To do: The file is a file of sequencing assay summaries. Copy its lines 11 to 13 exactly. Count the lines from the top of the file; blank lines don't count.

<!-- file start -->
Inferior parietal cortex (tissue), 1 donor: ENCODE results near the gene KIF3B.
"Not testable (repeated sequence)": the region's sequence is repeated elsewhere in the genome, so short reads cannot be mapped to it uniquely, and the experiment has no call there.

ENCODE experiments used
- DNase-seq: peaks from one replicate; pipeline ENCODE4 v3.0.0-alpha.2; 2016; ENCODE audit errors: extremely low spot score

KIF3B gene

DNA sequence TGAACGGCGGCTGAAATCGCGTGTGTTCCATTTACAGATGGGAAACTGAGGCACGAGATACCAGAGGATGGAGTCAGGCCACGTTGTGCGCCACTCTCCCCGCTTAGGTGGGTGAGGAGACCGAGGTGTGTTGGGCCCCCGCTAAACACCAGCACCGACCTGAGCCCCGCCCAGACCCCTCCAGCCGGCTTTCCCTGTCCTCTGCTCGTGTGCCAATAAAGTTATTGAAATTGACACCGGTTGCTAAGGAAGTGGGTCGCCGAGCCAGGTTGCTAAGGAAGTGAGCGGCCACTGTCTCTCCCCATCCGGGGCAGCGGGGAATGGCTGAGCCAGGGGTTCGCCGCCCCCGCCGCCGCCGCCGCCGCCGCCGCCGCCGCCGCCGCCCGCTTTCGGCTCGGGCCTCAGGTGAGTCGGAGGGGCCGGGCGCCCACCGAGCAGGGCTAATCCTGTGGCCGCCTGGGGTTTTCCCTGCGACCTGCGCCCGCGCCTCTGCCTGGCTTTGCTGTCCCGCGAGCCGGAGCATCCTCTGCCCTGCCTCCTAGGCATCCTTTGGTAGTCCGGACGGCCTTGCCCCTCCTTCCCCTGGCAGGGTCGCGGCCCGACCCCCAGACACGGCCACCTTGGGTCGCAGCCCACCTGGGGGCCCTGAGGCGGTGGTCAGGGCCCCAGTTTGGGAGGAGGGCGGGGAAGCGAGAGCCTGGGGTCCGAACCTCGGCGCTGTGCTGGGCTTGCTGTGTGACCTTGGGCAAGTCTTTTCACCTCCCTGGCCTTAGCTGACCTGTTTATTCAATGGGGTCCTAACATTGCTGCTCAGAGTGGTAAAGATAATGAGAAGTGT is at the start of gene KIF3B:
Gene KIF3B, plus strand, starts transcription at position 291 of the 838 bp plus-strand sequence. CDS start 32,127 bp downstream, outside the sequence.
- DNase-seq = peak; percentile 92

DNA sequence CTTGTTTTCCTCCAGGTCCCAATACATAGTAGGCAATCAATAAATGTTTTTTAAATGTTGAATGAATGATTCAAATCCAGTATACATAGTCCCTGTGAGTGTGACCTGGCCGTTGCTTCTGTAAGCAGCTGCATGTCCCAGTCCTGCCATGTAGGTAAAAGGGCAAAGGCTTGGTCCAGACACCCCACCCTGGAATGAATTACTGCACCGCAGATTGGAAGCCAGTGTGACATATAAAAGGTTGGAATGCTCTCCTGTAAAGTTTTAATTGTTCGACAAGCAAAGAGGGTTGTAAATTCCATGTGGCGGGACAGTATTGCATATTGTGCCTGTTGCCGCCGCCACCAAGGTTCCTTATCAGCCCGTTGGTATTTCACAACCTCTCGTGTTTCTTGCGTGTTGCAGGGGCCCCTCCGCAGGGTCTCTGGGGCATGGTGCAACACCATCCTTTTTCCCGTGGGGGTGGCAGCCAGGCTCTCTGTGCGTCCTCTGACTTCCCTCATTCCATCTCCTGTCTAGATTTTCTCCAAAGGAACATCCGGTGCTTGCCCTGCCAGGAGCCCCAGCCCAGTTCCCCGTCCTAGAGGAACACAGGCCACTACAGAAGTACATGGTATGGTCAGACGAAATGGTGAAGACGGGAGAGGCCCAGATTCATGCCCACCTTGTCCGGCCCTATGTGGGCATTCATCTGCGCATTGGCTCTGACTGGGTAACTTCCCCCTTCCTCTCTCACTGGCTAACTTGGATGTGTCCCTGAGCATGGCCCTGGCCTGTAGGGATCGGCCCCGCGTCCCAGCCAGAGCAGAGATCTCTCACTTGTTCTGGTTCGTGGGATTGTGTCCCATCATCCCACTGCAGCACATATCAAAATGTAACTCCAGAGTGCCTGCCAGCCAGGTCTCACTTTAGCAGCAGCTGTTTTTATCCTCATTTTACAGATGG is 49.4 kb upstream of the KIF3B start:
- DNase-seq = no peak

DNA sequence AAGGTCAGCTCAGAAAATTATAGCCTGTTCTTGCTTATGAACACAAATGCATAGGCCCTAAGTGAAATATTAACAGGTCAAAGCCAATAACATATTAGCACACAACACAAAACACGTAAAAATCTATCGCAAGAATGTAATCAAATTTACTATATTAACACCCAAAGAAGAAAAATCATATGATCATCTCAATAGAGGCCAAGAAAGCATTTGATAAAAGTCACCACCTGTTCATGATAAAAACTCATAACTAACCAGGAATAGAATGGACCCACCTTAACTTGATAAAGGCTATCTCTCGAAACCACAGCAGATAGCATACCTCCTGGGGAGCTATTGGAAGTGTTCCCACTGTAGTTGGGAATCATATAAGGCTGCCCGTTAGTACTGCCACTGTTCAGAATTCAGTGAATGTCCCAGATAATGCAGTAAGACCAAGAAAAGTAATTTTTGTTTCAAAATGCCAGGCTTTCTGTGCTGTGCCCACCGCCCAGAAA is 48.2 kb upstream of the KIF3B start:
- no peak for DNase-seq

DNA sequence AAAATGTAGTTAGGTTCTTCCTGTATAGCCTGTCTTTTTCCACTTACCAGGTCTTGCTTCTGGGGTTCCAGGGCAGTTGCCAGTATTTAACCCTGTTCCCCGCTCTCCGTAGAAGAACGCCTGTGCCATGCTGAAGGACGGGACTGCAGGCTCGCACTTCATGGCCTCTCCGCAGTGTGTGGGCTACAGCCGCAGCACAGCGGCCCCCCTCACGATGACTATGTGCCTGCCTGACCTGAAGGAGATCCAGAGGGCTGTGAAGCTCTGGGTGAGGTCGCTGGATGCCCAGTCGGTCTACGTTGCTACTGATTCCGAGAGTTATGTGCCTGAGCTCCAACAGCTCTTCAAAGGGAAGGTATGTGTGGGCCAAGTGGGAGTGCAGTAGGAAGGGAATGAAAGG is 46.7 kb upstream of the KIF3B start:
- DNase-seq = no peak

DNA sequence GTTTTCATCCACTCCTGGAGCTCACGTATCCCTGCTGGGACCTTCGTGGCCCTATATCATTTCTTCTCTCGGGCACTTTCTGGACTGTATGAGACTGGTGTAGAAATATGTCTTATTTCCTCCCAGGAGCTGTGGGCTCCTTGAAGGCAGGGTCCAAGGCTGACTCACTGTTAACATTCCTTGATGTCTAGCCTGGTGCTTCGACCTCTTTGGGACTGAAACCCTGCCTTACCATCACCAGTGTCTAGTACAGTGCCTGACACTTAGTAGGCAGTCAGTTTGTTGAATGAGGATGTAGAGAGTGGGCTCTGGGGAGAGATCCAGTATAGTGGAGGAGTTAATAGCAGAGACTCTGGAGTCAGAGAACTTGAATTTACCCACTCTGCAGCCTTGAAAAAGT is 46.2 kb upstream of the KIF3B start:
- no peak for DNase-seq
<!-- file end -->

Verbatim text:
DNA sequence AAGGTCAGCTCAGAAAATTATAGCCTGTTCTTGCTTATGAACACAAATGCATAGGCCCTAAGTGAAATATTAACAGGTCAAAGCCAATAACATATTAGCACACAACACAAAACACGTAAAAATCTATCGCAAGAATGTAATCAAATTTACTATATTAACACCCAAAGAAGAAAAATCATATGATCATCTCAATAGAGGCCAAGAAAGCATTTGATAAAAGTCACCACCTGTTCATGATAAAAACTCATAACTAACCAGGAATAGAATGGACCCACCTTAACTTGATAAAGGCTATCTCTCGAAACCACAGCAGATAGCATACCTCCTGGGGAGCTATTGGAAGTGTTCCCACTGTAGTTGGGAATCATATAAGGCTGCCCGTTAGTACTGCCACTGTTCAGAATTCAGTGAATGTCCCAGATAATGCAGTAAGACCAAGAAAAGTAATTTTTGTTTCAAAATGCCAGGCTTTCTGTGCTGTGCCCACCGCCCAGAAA is 48.2 kb upstream of the KIF3B start:
- no peak for DNase-seq

DNA sequence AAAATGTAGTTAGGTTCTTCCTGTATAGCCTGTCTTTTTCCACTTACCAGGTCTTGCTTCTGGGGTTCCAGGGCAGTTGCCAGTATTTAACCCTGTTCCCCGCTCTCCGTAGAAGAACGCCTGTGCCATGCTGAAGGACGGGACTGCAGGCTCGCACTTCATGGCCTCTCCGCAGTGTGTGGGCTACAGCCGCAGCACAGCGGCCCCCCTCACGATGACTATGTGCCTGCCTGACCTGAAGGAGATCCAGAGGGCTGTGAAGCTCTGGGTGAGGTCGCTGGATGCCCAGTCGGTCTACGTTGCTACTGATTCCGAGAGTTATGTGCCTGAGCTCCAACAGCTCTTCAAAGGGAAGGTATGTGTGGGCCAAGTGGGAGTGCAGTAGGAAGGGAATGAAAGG is 46.7 kb upstream of the KIF3B start: